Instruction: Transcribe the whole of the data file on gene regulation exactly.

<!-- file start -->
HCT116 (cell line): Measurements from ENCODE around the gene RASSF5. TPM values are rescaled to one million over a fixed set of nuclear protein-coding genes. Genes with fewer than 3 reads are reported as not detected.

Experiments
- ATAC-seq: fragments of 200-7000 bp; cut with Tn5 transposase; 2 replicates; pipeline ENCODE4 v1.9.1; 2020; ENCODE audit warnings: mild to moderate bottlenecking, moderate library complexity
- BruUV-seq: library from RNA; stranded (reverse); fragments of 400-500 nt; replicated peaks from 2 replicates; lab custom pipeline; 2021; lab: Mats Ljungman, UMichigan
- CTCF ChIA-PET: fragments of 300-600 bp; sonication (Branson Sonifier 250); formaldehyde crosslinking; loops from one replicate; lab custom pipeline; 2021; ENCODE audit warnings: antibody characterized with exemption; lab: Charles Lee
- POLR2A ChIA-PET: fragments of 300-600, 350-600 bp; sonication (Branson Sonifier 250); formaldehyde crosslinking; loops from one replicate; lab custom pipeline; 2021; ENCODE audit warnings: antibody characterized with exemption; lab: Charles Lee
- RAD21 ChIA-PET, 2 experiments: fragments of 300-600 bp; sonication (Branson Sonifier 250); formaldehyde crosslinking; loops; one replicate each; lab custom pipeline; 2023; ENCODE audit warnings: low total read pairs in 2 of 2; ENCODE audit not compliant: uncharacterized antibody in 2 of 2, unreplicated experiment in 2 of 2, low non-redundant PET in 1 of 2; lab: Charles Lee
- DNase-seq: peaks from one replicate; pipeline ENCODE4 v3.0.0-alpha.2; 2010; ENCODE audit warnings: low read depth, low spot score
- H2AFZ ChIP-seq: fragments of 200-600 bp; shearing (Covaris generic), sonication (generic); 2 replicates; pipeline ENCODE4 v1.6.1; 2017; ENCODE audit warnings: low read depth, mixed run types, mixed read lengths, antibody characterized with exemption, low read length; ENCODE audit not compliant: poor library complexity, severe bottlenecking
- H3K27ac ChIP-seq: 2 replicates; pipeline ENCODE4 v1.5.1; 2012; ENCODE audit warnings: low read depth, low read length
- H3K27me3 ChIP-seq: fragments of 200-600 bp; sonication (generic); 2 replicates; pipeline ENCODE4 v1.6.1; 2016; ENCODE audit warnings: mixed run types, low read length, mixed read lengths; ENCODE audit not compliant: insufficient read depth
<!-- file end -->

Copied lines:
HCT116 (cell line): Measurements from ENCODE around the gene RASSF5. TPM values are rescaled to one million over a fixed set of nuclear protein-coding genes. Genes with fewer than 3 reads are reported as not detected.

Experiments
- ATAC-seq: fragments of 200-7000 bp; cut with Tn5 transposase; 2 replicates; pipeline ENCODE4 v1.9.1; 2020; ENCODE audit warnings: mild to moderate bottlenecking, moderate library complexity
- BruUV-seq: library from RNA; stranded (reverse); fragments of 400-500 nt; replicated peaks from 2 replicates; lab custom pipeline; 2021; lab: Mats Ljungman, UMichigan
- CTCF ChIA-PET: fragments of 300-600 bp; sonication (Branson Sonifier 250); formaldehyde crosslinking; loops from one replicate; lab custom pipeline; 2021; ENCODE audit warnings: antibody characterized with exemption; lab: Charles Lee
- POLR2A ChIA-PET: fragments of 300-600, 350-600 bp; sonication (Branson Sonifier 250); formaldehyde crosslinking; loops from one replicate; lab custom pipeline; 2021; ENCODE audit warnings: antibody characterized with exemption; lab: Charles Lee
- RAD21 ChIA-PET, 2 experiments: fragments of 300-600 bp; sonication (Branson Sonifier 250); formaldehyde crosslinking; loops; one replicate each; lab custom pipeline; 2023; ENCODE audit warnings: low total read pairs in 2 of 2; ENCODE audit not compliant: uncharacterized antibody in 2 of 2, unreplicated experiment in 2 of 2, low non-redundant PET in 1 of 2; lab: Charles Lee
- DNase-seq: peaks from one replicate; pipeline ENCODE4 v3.0.0-alpha.2; 2010; ENCODE audit warnings: low read depth, low spot score
- H2AFZ ChIP-seq: fragments of 200-600 bp; shearing (Covaris generic), sonication (generic); 2 replicates; pipeline ENCODE4 v1.6.1; 2017; ENCODE audit warnings: low read depth, mixed run types, mixed read lengths, antibody characterized with exemption, low read length; ENCODE audit not compliant: poor library complexity, severe bottlenecking
- H3K27ac ChIP-seq: 2 replicates; pipeline ENCODE4 v1.5.1; 2012; ENCODE audit warnings: low read depth, low read length
- H3K27me3 ChIP-seq: fragments of 200-600 bp; sonication (generic); 2 replicates; pipeline ENCODE4 v1.6.1; 2016; ENCODE audit warnings: mixed run types, low read length, mixed read lengths; ENCODE audit not compliant: insufficient read depth